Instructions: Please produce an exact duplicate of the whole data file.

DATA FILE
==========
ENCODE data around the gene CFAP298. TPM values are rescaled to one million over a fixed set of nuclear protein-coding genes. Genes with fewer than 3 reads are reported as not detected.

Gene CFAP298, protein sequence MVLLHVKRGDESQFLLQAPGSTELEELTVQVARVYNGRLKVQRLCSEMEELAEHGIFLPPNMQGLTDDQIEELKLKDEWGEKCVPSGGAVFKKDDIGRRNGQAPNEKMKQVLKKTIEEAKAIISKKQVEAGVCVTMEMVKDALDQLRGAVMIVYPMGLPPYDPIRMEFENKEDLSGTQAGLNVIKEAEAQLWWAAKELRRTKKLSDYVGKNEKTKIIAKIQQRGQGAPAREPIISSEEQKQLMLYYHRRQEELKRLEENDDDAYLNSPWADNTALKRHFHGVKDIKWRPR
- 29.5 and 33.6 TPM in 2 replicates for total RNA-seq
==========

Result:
ENCODE data around the gene CFAP298. TPM values are rescaled to one million over a fixed set of nuclear protein-coding genes. Genes with fewer than 3 reads are reported as not detected.

Gene CFAP298, protein sequence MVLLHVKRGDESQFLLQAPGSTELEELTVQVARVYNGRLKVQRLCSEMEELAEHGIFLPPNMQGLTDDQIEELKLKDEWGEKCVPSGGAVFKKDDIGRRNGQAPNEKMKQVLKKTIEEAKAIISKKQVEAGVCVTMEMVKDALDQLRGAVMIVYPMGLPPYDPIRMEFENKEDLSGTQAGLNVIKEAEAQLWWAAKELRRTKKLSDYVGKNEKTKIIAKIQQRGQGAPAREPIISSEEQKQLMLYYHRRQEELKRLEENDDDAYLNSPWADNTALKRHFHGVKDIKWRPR
- 29.5 and 33.6 TPM in 2 replicates for total RNA-seq